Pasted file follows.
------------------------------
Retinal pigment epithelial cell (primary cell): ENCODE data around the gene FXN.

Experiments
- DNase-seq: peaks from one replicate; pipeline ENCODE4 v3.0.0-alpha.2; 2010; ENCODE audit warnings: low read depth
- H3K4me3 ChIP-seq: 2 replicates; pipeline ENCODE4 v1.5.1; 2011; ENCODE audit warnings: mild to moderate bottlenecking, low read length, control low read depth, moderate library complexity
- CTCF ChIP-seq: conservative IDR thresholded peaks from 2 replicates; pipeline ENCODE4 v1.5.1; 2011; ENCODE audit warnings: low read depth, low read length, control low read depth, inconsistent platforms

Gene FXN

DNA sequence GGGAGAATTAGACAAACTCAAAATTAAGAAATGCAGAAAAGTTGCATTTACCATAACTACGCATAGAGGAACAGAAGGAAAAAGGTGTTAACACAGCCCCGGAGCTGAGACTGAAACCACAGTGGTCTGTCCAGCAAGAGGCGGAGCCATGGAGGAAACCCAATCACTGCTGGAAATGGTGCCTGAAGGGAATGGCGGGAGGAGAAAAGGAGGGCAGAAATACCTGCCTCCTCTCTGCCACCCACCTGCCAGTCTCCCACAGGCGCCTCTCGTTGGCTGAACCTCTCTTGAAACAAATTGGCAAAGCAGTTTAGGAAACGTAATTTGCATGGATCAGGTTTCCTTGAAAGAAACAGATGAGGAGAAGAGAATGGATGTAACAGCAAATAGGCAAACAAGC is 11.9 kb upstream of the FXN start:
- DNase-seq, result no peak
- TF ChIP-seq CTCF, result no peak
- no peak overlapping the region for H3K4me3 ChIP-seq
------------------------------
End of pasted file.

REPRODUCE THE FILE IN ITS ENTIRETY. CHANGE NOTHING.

Retinal pigment epithelial cell (primary cell): ENCODE data around the gene FXN.

Experiments
- DNase-seq: peaks from one replicate; pipeline ENCODE4 v3.0.0-alpha.2; 2010; ENCODE audit warnings: low read depth
- H3K4me3 ChIP-seq: 2 replicates; pipeline ENCODE4 v1.5.1; 2011; ENCODE audit warnings: mild to moderate bottlenecking, low read length, control low read depth, moderate library complexity
- CTCF ChIP-seq: conservative IDR thresholded peaks from 2 replicates; pipeline ENCODE4 v1.5.1; 2011; ENCODE audit warnings: low read depth, low read length, control low read depth, inconsistent platforms

Gene FXN

DNA sequence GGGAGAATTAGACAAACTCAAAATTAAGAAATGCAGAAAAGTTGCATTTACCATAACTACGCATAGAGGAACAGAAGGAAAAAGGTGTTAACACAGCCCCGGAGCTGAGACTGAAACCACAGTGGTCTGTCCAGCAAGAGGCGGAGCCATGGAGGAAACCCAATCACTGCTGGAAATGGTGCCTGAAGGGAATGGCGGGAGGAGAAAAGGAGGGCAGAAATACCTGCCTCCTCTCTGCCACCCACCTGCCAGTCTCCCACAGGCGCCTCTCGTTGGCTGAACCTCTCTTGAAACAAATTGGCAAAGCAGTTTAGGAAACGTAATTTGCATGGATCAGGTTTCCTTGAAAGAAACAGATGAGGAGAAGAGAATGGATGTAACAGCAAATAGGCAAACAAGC is 11.9 kb upstream of the FXN start:
- DNase-seq, result no peak
- TF ChIP-seq CTCF, result no peak
- no peak overlapping the region for H3K4me3 ChIP-seq